As a longtime resident of the District of Columbia, where 76 percent of registered voters are Democrats, I’m accustomed to the Democratic primary deciding local elections. But this Tuesday’s primary will be different. The Democrat that emerges with a plurality of the vote from a crowded field will likely face opposition in November from Independent Council member David Catania, an education reform activist and former Republican who has won four citywide elections as an at-large councilman.
I say “likely” because one of the arguments supporters of Council member and mayoral contender Muriel Bowser make is that if she wins the most votes on Tuesday, Catania would bow out of the race. A Washington Post poll shows Bowser, a fifth-generation Washingtonian, beating Catania by more than 30 points in a head-to-head race. Full disclosure, Bowser is my council member in Ward 4 in the District.
Bowser has emerged as the candidate most able to overtake incumbent Mayor Vincent Gray, who is running for reelection in the midst of an investigation into what he knew about an illegal “shadow campaign” that helped elect him in 2010. Gray maintains he knew nothing about it, but close associates have been implicated, and U.S. Attorney Ronald Machen appears to be painstakingly putting the pieces in place that could lead to the mayor’s indictment.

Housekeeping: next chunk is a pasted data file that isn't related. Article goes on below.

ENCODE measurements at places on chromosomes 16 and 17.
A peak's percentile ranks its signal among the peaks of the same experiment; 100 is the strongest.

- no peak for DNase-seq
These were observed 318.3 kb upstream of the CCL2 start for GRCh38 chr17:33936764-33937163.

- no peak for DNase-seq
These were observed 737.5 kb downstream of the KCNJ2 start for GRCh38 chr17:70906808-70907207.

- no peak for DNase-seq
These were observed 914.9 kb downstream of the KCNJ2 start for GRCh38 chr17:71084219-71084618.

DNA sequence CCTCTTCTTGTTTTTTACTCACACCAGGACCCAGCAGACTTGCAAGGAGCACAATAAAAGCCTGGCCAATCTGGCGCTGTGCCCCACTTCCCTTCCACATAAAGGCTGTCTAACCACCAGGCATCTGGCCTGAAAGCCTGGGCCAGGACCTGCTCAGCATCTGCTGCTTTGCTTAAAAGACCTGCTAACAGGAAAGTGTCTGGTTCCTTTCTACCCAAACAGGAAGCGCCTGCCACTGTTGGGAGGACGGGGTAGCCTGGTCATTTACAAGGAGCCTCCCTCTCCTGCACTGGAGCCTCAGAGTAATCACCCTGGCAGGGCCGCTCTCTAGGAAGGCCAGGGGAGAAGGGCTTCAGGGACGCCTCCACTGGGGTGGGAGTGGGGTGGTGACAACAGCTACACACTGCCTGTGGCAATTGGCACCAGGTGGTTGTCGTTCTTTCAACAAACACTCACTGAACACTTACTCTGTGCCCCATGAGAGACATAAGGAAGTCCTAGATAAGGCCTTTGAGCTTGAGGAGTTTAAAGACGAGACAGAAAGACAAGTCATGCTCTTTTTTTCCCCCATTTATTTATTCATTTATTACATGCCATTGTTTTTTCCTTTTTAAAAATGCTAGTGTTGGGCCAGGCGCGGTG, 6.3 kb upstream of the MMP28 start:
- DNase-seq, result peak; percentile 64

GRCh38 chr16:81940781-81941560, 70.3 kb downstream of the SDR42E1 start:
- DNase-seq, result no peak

The dilemma facing District residents is that Gray has been an effective mayor, encouraging investment in the city and pushing forward school reforms initiated by former chancellor Michele Rhee. Rhee’s deputy and successor, Kaya Henderson, is a contentious issue in the mayor’s race with Bowser refusing to say whether she would keep Henderson in the post, and Gray strongly defending her.
There’s plenty room for improvement in an urban school system, but Gray generally gets high marks. Student test scores are up, and his signature achievement, universal pre-school for 3 and 4 year-olds, is the result of legislation that he first pushed when he chaired the DC Council. The latest enrollment numbers have 70 percent of 3-year-olds in school, and 92 percent of 4-year-olds.
One thousand people every month are moving into the District, most of them young professionals, and the prospect of free pre-school is an incentive for young families to stay in the city. “The city is booming and [Gray] can take some credit for it,” says Mark Plotkin, a longtime DC political analyst and activist. The amenities of urban life, restaurants, theaters, walk-able neighborhoods, bicycle lanes, attract the next generation. At the same time Gray hasn’t forgotten parts of the city that feel neglected in the rush to gentrification. “If Gray weren’t in trouble, he wouldn’t even have serious opposition,” says Plotkin.
Gray maintains he is innocent, but he could be indicted. He has said he would not leave office if indicted, and for some that is a welcome battle cry. For others it brings back painful memories of former Mayor Marion Barry, arrested for cocaine use and possession in a sting operation in a Washington hotel room in January 1990.
Barry’s memorable phrase, “The bitch set me up,” emblazoned on T-shirts, symbolized the backlash in the city against what many black residents saw as entrapment. Barry was convicted on a misdemeanor charge and served time in federal prison. He returned to win election to the DC Council in Ward 8, the poorest ward in the city, where he is known as “mayor for life” and continues to serve.